In the Autumn of 2009, Groupe URD was in Haiti as part of the Cluster II Evaluation. When we tried to send the report by internet on 10 January 2010 (IASC Cluster evaluation), an error message came up: the earthquake had just taken place. Since then we have carried out more than 15 missions in the country covering just about every area to do with disaster preparedness, humanitarian response, reconstruction and food security. The idea of the Observatory, which came into being following the evaluations we carried out one and three months after the earthquake, took shape in connection with the Haiti Evaluation Task Force, the OECD evaluation network, the United Nations Evaluation Group (UNEG) and the ALNAP network. The Observatory has been running ever since, with three golden rules: rigorous collection and analysis of information, total independence, in relation to both actors and donors, and the ability to think “out of the box” and beyond the clichés related to humanitairn and development aid. The Observatory is not indulgent, nor does it indulge in “aid bashing” – it embodies critical empathy and sympathy without concession and aims to provide guidance and support to help the sector to evolve. The many positive messages of support that we have received from humanitarian NGOs, development agencies, donors and Haitian institutions show that we have adopted the right approach. Caroline Broudic, who has been the heart and soul of our Observatory, alongside a magnificent team of Haitian and international researchers, is leaving in September and we owe her a great deal; 7 Newsletters, several training sessions, numerous articles and continuous support for operational research, for which her substantial experience in Haiti served us well. Caroline will be succeeded by Isabelle Fortin, who is also very familiar with the Haitian context. We would like to extend a hearty welcome to Isabelle who will be joining the Observatory in the Autumn.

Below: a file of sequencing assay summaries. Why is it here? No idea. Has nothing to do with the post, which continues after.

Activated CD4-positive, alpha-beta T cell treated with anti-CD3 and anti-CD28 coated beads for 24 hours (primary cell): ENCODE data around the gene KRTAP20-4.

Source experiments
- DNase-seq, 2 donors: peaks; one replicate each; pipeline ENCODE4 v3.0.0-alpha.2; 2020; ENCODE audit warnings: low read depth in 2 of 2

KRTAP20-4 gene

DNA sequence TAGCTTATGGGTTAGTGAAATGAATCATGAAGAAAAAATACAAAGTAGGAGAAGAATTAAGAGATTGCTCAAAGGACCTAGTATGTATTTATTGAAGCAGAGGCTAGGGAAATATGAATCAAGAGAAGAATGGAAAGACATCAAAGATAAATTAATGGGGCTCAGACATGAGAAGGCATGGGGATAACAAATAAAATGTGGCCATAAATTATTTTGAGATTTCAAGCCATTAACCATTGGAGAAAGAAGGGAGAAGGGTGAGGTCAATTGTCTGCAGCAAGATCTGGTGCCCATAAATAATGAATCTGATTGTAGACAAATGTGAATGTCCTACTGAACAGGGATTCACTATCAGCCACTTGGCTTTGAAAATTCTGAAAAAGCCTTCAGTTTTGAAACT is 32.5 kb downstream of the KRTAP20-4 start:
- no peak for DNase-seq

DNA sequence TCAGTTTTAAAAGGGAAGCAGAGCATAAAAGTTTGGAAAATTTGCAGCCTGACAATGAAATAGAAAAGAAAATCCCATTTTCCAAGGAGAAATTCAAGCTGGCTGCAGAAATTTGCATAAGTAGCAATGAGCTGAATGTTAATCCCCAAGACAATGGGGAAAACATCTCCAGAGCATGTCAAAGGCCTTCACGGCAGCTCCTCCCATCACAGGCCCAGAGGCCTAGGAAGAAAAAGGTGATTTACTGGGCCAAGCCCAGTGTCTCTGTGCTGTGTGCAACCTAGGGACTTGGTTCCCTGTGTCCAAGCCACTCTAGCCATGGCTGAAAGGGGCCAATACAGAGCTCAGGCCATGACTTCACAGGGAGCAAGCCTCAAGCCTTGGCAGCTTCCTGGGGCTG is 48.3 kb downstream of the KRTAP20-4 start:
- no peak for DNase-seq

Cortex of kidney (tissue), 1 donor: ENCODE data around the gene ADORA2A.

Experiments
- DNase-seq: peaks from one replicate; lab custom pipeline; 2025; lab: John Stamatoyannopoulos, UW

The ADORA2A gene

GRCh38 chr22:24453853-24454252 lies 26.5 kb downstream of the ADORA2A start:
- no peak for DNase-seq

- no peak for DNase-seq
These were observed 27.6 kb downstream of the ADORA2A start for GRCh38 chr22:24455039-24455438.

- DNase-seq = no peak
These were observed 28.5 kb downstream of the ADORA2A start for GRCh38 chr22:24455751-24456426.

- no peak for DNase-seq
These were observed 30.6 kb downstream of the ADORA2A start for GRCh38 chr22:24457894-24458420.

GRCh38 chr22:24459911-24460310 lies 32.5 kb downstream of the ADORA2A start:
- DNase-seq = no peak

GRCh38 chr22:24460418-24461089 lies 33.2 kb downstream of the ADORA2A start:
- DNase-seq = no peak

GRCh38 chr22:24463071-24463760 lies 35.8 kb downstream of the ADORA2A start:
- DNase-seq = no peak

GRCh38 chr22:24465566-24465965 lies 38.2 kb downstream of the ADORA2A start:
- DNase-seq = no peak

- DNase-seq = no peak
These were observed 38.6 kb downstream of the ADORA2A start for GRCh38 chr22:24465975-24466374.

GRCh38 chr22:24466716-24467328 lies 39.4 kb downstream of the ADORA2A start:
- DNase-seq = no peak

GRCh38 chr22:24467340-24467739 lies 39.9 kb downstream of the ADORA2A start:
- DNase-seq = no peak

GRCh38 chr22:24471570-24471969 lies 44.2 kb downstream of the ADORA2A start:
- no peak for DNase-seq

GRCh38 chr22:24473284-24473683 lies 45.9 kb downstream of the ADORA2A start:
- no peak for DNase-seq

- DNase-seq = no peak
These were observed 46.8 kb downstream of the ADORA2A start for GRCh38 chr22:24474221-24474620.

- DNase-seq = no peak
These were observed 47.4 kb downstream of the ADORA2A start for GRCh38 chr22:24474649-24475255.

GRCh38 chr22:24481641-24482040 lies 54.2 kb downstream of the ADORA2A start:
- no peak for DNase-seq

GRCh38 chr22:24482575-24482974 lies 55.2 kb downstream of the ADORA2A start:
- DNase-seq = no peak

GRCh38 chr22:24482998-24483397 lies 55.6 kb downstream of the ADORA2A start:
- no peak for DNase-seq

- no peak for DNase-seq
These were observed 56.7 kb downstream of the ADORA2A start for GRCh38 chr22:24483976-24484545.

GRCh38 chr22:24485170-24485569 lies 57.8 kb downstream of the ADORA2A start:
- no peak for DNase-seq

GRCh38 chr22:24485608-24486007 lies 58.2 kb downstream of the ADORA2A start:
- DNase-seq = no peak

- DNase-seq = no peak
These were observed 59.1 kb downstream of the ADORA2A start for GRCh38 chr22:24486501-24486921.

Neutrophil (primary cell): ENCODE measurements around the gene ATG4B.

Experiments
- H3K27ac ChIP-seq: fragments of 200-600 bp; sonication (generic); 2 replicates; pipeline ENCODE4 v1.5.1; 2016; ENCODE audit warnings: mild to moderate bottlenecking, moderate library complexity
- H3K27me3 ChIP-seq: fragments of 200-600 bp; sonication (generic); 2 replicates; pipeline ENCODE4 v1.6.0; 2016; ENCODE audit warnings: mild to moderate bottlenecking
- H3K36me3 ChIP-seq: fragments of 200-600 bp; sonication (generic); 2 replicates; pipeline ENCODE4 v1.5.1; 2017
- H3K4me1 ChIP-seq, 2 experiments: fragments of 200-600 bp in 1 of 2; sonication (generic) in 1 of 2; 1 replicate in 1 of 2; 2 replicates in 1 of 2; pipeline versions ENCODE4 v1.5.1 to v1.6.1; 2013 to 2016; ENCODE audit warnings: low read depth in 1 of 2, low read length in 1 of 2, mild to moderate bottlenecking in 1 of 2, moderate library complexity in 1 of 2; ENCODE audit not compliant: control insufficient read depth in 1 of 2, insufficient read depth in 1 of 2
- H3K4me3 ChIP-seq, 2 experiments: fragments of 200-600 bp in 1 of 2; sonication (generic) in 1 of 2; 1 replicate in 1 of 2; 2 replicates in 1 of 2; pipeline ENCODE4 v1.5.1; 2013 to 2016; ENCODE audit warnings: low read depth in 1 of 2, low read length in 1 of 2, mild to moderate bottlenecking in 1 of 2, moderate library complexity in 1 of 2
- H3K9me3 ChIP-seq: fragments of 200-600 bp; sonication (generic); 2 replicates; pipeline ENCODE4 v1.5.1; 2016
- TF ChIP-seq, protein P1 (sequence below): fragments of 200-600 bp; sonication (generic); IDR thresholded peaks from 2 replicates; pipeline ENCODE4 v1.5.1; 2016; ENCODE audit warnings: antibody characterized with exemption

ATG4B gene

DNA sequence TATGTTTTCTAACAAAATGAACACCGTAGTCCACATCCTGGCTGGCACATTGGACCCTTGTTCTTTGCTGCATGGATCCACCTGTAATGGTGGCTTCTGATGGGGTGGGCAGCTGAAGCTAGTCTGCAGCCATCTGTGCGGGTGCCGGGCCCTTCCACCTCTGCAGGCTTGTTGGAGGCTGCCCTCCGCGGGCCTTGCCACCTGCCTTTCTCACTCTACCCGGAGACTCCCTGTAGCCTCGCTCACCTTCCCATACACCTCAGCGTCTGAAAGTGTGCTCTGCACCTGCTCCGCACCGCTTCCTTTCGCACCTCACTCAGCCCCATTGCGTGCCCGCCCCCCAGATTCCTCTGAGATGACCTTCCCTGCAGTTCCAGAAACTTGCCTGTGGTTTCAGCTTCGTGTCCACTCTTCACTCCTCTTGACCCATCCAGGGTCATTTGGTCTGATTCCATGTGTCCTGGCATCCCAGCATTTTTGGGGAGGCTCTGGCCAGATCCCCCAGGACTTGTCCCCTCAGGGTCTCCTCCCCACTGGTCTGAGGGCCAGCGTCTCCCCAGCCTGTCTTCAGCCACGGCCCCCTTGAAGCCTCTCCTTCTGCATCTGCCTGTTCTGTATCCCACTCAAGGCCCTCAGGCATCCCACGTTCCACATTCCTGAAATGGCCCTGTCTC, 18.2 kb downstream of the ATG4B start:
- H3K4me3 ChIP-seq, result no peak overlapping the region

The Observatory is a place of dialogue, not of ideology. The Observatory needs to continue to be rigorous in relation to facts, rooted in field realities and capable of showing institutional courage in the face of pressure. We have succeeded in doing so to date, and we will continue in this direction.